Previous studies indicated that adolescents usually were less likely to engage in healthy behaviors. In the 2015 YRBSS, the findings indicated that 5.2% of high school students had not eaten fruit or drunk 100% fruit juice and 6.7% had not eaten vegetables during the seven days before the survey (1). Similarly, 46% and 60% of the adolescents did not eat fruit and vegetables daily, respectively (30). The international data collected in five Southeast Asian countries showed that 76.3% of the youth aged 13 to 15 years had inadequate fruits and vegetables consumptions (fewer than five servings per day) (31). The lack of protective factors and being physically inactive were associated with inadequate fruit/vegetable consumption and sedentary behavior (31). Unhealthy dietary habits are associated with overweight and obesity and consequently, they add to the risks of cardiovascular disease.

This study showed that the proportion of adolescents with healthy dietary habits was significantly higher in the non-smoking/non-drinking group. Our findings are in line with other studies that evaluated smoking frequency and unhealthy lifestyles and reported the association of smoking frequency with having skipped meals and less healthy food. The smoking frequency was also directly related to the frequency of fast-food and soft drink consumption (16). Adolescents who smoked were less likely to consume fruits, vegetables, and milk/dairy products and they ate significantly more fast-food than non-smokers (32-34). Daily smokers reported more consumption of food rich in sugar and fat than non-smoking adolescents (35). Adolescents who skipped breakfast were found to smoke more than breakfast consumers (14). Furthermore, another study added to previous findings that heavy smokers were significantly less likely to follow healthy dietary restrictions than non-smokers (36). In the same way, adolescents who drank alcohol were found to be less likely to consume healthy food than non-alcohol users (32), which is consistent with the current study. The findings of this study are attributed to the fact that smokers and alcohol drinkers are less likely to consider lifestyle and health consequences. A study in adults showed that eating behavior was associated with BMI, besides current smoking, ex-smoking status, and alcohol consumption (37).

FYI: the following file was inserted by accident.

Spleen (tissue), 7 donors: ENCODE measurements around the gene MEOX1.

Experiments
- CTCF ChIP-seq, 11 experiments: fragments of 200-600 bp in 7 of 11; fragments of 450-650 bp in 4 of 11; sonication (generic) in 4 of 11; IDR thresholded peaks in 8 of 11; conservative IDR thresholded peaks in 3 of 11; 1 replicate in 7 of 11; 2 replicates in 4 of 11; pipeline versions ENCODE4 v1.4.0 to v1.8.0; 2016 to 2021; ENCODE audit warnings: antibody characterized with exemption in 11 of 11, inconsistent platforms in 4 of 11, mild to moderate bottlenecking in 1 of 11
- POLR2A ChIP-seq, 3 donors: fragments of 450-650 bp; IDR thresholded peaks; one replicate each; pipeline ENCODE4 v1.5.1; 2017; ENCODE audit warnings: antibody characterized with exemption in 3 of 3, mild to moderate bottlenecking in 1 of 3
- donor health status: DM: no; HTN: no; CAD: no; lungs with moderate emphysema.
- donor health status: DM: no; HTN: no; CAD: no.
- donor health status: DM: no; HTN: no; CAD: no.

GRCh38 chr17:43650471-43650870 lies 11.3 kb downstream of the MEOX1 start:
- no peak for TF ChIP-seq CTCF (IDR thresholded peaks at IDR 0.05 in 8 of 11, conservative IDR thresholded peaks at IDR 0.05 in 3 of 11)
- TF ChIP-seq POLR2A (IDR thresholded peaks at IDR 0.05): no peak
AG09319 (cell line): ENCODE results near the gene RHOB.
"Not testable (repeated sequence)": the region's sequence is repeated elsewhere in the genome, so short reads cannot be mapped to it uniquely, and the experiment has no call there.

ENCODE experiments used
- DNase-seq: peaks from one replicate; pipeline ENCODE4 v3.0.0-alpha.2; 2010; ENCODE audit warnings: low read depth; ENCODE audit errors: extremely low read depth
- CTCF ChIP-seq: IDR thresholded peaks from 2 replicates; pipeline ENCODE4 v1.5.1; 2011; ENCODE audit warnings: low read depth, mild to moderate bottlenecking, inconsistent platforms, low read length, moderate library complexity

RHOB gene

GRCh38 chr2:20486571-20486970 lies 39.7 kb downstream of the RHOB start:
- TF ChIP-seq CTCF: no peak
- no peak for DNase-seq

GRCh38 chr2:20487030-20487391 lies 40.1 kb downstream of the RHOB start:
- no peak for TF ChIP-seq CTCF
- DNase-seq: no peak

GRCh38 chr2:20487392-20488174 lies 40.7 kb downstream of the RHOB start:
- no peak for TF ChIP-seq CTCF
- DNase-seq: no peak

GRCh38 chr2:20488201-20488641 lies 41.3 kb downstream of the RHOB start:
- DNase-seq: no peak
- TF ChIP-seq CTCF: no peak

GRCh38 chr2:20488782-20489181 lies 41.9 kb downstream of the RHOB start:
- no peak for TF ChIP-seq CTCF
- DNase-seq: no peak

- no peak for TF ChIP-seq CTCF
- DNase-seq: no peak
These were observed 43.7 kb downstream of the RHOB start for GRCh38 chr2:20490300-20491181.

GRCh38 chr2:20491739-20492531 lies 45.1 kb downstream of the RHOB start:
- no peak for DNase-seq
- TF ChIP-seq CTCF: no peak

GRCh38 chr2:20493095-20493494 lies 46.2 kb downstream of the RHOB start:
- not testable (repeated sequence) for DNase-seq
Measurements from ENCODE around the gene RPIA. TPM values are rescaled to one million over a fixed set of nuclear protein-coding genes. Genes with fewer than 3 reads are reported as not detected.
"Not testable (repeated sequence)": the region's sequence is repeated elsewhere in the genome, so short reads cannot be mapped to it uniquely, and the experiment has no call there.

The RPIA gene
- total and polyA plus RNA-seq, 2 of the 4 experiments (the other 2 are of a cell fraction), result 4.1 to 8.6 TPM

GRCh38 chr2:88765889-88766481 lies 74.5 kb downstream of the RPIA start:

This study demonstrated a relationship between smoking, alcohol consumption, and dietary habits among Northern Thai adolescents. The recruitment from multiple school centers yielded a large and diverse sample that brought an adequate effect size to identify the association between smoking, alcohol consumption, and dietary habits. Additionally, the design of questionnaires conferred several methodological advantages for evaluating associations as mentioned above.